NEW YORK (CBSNewYork) -- Some New York parents discovered the day care workers caring for their children don't make as much money as they thought, so now they're going to bat for them.
As CBS2's Dave Carlin reported, the parents want bosses at day care centers to increase their workers' compensation, because they say these are jobs that should pay more than what you make at a fast food place or department store.
For Ryan and Rebekah Weiner, day care for their 2-year-old daughter is not cheap.
"It's premium day care. It's expensive," Ryan said.
They settled on Bright Horizons, where a child's tuition can run $30,000 a year.
Last September, at the New York location where their daughter is enrolled, four of her teachers suddenly quit. They said it was over low wages.
"We felt required to speak up," Ryan said.
They joined other parents in sending a letter to CEO David Lissy, objecting to the company's infant and toddler teachers earning as little as $11 an hour, which they compared to compensation for fast food workers.
CBS News confirmed the details in the letter with three former Bright Horizons employees.
"A hard day's work deserves a fair day's pay," Ryan said.
A statement from Bright Horizons said it, "always pays teachers more than the market average," while offering significant educational benefits, medical and 401k plans.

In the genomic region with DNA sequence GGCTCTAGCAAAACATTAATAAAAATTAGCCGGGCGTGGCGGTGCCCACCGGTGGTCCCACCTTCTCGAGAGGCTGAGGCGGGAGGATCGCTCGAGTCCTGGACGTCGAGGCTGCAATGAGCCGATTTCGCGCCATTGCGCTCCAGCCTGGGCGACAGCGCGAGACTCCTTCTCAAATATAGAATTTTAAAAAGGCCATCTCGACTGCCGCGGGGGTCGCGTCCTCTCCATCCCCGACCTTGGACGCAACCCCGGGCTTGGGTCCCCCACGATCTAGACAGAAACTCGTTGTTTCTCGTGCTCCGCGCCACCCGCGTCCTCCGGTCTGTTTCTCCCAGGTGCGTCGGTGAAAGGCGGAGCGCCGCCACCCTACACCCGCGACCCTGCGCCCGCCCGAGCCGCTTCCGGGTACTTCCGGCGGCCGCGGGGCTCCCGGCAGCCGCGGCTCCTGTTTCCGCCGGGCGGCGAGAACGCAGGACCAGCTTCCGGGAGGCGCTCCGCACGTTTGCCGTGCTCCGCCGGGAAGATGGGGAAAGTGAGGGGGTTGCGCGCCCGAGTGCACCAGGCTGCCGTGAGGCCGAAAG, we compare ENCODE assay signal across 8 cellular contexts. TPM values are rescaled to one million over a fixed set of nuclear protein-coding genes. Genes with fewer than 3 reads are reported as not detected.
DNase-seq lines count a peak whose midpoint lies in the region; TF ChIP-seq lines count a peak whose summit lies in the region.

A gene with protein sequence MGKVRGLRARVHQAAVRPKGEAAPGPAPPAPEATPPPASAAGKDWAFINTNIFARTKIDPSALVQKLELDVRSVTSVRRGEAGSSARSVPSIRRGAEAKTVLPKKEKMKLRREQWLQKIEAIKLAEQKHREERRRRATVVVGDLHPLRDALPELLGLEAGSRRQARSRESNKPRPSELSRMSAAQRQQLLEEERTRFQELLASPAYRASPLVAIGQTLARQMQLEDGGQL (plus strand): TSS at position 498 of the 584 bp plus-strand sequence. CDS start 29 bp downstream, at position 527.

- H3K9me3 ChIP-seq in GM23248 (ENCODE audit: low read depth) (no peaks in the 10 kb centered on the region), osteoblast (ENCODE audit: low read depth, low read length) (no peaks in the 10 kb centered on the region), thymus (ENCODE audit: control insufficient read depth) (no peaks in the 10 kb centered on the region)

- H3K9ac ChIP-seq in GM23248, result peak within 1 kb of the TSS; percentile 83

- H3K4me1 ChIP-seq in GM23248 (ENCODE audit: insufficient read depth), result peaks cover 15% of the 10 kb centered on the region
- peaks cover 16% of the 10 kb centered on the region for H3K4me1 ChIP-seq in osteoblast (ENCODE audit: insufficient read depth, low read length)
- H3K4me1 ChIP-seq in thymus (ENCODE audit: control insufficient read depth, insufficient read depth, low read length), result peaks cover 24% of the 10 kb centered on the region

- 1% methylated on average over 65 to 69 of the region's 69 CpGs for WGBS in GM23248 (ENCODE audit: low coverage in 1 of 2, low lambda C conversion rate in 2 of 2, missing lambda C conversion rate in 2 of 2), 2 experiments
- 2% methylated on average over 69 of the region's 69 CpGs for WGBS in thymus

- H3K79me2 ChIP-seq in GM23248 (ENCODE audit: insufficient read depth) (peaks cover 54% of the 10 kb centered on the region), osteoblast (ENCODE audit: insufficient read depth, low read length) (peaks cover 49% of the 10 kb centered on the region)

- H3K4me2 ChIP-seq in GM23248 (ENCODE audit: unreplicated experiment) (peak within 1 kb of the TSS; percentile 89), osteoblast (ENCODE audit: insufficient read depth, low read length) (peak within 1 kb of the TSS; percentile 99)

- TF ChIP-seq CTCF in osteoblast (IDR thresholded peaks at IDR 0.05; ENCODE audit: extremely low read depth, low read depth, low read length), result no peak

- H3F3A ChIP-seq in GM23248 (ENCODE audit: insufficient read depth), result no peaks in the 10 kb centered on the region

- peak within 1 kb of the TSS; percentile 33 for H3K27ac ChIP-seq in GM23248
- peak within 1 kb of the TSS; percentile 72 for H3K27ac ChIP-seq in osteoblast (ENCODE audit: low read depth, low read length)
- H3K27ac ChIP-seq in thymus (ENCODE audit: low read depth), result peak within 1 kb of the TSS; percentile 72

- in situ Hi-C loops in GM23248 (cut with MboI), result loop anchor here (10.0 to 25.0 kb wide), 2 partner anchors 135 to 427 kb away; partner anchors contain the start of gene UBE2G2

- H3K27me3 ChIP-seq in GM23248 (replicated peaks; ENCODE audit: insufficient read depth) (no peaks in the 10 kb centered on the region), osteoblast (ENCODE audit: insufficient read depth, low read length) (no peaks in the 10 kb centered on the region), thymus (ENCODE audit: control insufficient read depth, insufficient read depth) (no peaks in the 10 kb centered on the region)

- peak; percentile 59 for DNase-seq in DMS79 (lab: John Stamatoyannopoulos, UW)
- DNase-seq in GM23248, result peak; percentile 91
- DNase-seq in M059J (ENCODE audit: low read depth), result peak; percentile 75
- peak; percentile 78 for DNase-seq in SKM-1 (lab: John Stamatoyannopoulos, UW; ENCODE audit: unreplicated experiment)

According to the Bureau of Labor Statistics, every year nationwide, about one third of early education teachers change jobs. The bureau said the average national salary is less than New York City's at about $20,000 a year, working out to $9.77 an hour.
Meredith Sawyer is a preschool teacher, not at Bright Horizons, and said the compensation makes the career she loves tough.
"I still have to work a second job to make ends meet," she said.
The Weiners' effort may result in better pay for day care workers, but extra costs could be passed on to the parents. Would they be OK with that?
"If it meant that the people who took care of my daughter were paid a fair wage, yes!" Ryan said.
Bright Horizons also said 80 percent of tuition goes to its teachers' salaries, training and benefits.
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